World Famous in Palmerston North - 23 July 2014

Posters for the Palmerston North radio competitionWhen Palmerston North wanted to raise awareness of family violence among young people, the city engaged the support of six local celebrities.

The youth-friendly celebs — musician Tiki Taane, Rugby World Cup hero Aaron Cruden, Black Sticks captain Kayla Sharland, comedian Coach Dan, Freestyle Motorcross rider Levi Sherwood and Massey University band The Nerines — all donated their time to support the It's not OK campaign.

One of the most successful aspects was a competition for 10 to 17-year-olds to devise a radio spot. Eighty teams of four youth entered the contest, gathering more than 9,000 votes from the public.

The winning team was Palmerston North's Intermediate Normal School whose radio spot was professionally recorded. As well, the team's members each won an iPad 2 and their school was treated to a lunchtime concert by Tiki Taane.

Tiki told Police magazine Ten One it was the best school concert he'd ever played and he loved being part of the campaign.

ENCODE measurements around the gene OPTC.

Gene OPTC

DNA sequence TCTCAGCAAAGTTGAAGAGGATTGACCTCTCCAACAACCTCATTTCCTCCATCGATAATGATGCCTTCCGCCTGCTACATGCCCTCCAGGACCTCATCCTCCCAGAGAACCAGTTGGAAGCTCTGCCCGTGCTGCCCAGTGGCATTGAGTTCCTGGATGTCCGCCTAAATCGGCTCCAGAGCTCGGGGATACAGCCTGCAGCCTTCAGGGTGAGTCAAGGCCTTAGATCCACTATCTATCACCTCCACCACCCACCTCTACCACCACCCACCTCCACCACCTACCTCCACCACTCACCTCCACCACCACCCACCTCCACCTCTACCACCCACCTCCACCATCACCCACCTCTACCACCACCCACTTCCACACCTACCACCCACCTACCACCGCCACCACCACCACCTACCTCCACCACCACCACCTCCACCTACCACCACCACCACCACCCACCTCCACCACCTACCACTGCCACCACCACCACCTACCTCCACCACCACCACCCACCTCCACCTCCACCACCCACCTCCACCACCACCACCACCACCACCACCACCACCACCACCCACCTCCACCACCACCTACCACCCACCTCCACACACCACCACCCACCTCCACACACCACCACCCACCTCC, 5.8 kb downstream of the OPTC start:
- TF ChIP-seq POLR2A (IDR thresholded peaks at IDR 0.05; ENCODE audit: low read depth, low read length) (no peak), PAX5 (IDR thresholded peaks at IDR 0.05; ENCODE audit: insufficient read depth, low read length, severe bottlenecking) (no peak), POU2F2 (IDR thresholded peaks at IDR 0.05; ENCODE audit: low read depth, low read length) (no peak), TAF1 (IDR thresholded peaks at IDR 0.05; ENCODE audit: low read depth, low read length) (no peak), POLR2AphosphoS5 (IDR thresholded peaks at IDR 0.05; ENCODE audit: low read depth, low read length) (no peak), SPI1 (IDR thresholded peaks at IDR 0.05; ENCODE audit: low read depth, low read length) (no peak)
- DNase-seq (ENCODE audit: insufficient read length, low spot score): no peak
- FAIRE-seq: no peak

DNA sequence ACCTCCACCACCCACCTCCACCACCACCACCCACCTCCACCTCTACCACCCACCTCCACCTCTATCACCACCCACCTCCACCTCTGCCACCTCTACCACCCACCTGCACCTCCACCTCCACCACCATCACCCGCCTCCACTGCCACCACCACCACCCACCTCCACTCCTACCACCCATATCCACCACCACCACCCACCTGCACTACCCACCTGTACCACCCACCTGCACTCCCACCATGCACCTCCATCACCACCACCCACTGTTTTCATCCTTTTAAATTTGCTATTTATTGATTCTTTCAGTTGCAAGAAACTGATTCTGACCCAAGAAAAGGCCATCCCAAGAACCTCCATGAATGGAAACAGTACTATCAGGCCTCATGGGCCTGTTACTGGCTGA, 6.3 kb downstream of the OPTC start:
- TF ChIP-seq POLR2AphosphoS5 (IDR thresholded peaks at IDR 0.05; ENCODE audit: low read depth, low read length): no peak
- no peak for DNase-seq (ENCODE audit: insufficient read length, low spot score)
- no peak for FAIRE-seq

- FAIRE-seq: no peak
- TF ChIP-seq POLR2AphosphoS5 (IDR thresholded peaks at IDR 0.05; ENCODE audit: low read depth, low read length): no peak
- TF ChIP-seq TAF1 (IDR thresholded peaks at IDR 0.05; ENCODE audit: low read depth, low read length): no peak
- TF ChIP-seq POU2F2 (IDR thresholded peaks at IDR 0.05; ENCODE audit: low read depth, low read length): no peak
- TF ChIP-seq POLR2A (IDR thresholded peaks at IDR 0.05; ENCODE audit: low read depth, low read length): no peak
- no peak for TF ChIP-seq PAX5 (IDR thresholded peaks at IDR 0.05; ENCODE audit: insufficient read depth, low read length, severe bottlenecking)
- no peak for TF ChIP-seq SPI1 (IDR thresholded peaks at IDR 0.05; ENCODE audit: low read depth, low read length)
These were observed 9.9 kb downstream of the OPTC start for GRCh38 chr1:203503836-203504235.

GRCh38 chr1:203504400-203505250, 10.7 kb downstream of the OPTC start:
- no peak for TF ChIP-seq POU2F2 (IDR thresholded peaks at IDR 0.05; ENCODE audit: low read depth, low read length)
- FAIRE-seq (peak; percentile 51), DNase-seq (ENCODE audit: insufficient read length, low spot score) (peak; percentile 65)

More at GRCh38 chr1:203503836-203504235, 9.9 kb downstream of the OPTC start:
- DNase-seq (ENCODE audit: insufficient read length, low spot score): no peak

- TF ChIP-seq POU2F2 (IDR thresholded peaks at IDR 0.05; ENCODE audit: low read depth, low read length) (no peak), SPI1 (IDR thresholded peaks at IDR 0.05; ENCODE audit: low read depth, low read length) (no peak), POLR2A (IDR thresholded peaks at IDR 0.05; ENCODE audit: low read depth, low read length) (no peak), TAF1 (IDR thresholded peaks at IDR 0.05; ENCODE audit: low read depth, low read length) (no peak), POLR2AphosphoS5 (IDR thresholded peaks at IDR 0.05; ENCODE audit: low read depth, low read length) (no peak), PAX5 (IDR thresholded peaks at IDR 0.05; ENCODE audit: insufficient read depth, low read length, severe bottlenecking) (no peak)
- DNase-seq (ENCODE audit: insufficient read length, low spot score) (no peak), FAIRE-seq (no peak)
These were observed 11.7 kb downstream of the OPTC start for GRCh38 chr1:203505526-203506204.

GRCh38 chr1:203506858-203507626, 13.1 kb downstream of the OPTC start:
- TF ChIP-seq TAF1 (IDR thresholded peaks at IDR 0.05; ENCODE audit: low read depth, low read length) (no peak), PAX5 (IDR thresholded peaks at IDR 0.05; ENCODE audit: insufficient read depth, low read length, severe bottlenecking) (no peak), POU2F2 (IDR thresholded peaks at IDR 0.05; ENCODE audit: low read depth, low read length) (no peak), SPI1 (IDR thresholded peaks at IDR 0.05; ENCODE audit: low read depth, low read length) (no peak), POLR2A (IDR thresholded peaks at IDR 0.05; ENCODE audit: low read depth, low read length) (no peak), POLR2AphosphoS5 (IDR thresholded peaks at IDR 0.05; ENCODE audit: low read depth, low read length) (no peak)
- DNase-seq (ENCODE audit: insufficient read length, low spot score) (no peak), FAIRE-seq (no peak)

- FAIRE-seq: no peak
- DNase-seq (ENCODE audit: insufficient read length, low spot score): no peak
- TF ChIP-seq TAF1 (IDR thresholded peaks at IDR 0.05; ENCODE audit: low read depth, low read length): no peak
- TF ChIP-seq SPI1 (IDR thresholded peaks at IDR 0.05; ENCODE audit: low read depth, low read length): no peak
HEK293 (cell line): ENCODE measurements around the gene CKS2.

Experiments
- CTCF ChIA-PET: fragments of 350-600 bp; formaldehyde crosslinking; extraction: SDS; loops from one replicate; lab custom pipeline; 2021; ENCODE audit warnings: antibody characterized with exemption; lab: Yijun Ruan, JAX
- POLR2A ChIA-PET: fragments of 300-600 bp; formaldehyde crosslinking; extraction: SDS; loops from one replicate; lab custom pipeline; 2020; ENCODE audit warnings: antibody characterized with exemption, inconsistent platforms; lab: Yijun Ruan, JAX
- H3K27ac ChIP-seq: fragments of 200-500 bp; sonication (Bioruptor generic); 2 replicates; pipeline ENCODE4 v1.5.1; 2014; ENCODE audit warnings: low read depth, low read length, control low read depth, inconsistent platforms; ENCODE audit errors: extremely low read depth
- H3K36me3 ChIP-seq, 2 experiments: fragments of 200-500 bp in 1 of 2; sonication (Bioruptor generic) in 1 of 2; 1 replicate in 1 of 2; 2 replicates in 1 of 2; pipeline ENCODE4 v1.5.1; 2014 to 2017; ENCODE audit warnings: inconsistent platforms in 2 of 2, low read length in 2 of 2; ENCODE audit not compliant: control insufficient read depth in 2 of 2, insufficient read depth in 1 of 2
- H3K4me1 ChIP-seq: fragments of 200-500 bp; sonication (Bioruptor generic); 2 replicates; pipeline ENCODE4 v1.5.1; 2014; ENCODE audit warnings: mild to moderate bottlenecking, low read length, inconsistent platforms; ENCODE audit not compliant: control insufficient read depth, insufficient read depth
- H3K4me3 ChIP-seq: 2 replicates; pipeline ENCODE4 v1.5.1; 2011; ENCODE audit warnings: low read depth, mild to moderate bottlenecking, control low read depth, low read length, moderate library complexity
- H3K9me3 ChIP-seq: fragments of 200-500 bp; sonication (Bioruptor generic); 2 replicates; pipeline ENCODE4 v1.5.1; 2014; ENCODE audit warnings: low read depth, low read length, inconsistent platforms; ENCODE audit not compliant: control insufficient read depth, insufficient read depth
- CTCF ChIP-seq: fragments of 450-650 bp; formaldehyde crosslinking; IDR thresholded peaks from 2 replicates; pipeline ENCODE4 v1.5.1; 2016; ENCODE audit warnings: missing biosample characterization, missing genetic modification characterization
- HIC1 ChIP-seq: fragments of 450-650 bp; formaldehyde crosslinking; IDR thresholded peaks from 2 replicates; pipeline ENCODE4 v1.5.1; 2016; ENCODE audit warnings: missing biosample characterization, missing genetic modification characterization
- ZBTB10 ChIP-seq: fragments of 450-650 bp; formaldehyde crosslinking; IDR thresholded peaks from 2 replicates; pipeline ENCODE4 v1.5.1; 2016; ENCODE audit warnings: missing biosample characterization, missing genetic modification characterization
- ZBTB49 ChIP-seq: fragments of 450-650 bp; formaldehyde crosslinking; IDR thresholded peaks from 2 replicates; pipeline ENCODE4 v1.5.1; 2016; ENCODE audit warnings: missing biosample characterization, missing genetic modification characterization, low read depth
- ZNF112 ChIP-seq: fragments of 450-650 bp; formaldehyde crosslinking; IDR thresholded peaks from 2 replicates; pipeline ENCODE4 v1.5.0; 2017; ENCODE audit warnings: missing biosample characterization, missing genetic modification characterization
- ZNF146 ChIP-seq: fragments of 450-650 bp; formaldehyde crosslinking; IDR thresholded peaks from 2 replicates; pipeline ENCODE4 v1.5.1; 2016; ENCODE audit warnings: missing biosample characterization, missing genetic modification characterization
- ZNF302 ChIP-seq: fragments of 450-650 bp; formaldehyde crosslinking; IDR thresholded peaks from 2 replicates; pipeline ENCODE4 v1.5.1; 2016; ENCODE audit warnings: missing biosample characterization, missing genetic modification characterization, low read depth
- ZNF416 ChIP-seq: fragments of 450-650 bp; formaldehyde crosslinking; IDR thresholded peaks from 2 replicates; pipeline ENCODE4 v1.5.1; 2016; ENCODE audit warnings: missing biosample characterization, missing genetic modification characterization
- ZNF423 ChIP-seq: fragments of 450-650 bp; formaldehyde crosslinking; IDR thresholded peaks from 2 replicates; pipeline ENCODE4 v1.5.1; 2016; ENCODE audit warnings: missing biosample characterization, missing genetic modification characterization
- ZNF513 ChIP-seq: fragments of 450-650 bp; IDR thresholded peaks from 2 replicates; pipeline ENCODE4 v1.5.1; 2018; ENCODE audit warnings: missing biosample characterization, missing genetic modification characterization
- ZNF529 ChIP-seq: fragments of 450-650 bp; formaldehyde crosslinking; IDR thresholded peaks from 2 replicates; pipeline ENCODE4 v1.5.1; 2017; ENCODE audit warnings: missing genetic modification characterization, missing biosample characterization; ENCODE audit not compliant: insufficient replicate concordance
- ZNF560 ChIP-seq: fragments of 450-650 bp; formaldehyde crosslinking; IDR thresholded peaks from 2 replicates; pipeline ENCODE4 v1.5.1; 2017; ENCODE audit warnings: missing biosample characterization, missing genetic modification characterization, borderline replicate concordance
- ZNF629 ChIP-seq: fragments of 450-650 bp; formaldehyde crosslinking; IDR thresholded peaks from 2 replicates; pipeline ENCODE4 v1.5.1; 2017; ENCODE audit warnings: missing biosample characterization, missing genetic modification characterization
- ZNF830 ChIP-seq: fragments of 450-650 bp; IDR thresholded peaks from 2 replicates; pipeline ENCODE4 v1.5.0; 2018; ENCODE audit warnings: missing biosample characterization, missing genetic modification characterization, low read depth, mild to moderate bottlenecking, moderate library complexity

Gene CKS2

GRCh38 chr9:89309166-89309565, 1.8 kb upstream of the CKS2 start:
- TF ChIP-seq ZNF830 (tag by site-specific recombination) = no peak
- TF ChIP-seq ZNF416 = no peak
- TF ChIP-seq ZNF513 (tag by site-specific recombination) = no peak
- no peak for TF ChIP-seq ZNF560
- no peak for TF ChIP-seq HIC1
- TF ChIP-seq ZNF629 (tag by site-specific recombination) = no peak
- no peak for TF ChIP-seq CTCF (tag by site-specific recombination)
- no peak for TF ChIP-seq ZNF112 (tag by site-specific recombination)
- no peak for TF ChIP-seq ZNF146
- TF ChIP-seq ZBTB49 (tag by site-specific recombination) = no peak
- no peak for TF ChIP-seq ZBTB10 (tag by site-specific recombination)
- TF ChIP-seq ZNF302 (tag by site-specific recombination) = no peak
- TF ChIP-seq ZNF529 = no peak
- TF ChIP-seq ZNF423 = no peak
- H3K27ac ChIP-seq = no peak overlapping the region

"When I was younger my mother experienced the same issues. She and my father had split and she met another man. He was violent and I had to go to court and testify."

He says that was a hard time in his life. Statistics show family violence is a massive issue so he was pleased to take part.

Appealing to youth

Jimmy Ballantyne, Palmerston North City Council Safety Officer, says the different elements of the contest were devised to appeal to a young audience.

"We wanted to reach out to them through the media that they use. Giving kids the power to decide who was the winner was also a good move. It gave them a say.

"The competition was open to whatever kids wanted to do. Some did raps and some did messages."

Cool associations

Jimmy says the local champions were also carefully chosen.

"The kids got involved because of characters like Coach Dan who's world famous in Palmerston North."

The contest was a collaboration among the city council and groups including the Edge radio station, which donated staff and air time, Police, the Manawatu Abuse Intervention Network and Women's Refuge.

Another element was associating It's not OK messages on rubber bracelets or pamphlets with youth-friendly local personalities.

"Every time we handed our stuff out everything we heard from kids was positive. The association with people like Tiki Taane made the campaign pretty cool."

Jimmy says the messages have been kept alive with a presence at community days and other projects.

For the future, the council is planning ads on the back of buses featuring photos of local celebrities.

← Back to Community case studies